These scenes from the Old Testament foreshadow further tragedy in the second half of the novel. In chapters detailing the Annunciation, Mary confronts the harrowing task of convincing Joseph of the nature of her pregnancy. The Nativity is likewise cast in grim shadow, with King Herod’s infanticide brought to the fore. Grief-stricken, the community is ruthless, emphasizing the link between Jesus’ arrival and the slaying of their firstborn sons—the women of Bethlehem deny Mary access to the well, while customers boycott Joseph’s shop; eventually, he flees to Galilee. “What is the price of salvation?” Mary later asks the adolescent Jesus, to which he replies, “Death.”
Importantly, This is Why I Came is as tonally broad as it is temporally ambitious. Interspersed by these scenes of staggering violence, transgression, and cruelty are answering moments of nobility, kindness, and passion. Thus in the way of life itself, the novel demonstrates how beauty and brutality can at times be impossible to disentangle. As an adult, Jesus gains valuable insight from those that he heals: from Legion, the power of touch; from the blind man, the exponential force of love. After Jesus’ death, the characters are caught in stunning moments of intimacy as they consider what they lived to witness. Old and alone, Mary contemplates how her son’s legacy will be preserved. “What survives?” she wonders, and despite unfathomable sorrow, reasons on the sweetest aspects of existence: “Love and the memory of grapes.”
The God in Rakow’s novel is just as questioning and capacious as those over whom He wields power. Often dissatisfied, His problems are human-sized, familiar: desire, doubt, vanity. He is a God who rages, repents. Perhaps most affecting is the difficulty with which He forgives—far from a genie-like granting or uncomplicated imperative, God’s mercy is wrung from His depths in a grand pageant of inner struggle. Yet despite these poignant glimpses of character, the God in Rakow’s novel is ultimately a figure misremembered, or perhaps never known at all. He is at once cast as real and as a human concept, reduced by attempts at definition—in the novel, it is Adam who thinks of the word “God.” When Moses requests to see God’s face, he is denied with the warning that doing so would cause death. Later that night, Moses stares up at the inky heavens and sees “each star [as] an opening.” He hears God’s voice: “Come to me. I have given you infinite doors.”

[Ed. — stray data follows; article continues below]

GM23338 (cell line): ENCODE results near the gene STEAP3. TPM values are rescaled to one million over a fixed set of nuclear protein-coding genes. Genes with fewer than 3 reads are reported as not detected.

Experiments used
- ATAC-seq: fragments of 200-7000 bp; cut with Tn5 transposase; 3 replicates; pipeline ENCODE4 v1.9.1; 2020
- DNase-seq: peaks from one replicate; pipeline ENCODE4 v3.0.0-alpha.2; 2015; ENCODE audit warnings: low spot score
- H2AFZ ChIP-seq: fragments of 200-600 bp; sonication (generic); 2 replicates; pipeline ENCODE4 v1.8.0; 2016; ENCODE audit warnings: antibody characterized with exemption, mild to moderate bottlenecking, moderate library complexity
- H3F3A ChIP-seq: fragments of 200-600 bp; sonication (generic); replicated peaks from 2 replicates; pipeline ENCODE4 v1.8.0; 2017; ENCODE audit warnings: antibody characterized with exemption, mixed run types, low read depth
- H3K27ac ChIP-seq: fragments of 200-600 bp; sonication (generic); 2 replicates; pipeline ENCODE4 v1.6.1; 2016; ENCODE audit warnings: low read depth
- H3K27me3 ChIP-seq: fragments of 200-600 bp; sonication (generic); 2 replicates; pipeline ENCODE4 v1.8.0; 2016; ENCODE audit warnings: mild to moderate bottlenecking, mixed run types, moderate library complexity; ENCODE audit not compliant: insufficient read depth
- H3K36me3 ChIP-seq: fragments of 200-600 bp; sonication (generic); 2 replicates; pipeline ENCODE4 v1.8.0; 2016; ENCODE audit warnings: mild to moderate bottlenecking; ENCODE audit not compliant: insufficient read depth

Some readers might be uncomfortable with Rakow’s unconventional take on stories that can be held as impervious, sacred. Others might be dissatisfied with the novel’s fleet pacing, its prose poems romping past large swaths of material in a way that can feel over-simplified. This is Why I Came offers no fixed position on God, no easy reconcilability. Yet it is precisely these qualities that allow the small book to contain myriads. The sense of faith that resides within its pages is sharpened by a residue of doubt, reserving the greatest reverence for that which can never be neatly pinned down.
“The actual theological meaning of the word ‘salvation’ is meaning,” writes Fanny Howe in her essay “Bewilderment,” in which she discusses the ethics of choosing perpetual curiosity over certainty. “To seek salvation is to seek a sense of meaning to the world, one’s life,” she adds. In just such a way, This is Why I Came is made salvific by its searching; rather than confronting the fact of human suffering with assertions of light, the novel voyages further into the darkness of essential mystery. Resistant to crystalline denouement and wary of firm answers, it beautifully bares the ragged edges of uncertainty. In cracking open ancient texts and considering them anew, Rakow insists on the value in still grappling with those ageless, unresolvable matters—questions of where we came from, and why, and how we might be now that we are here.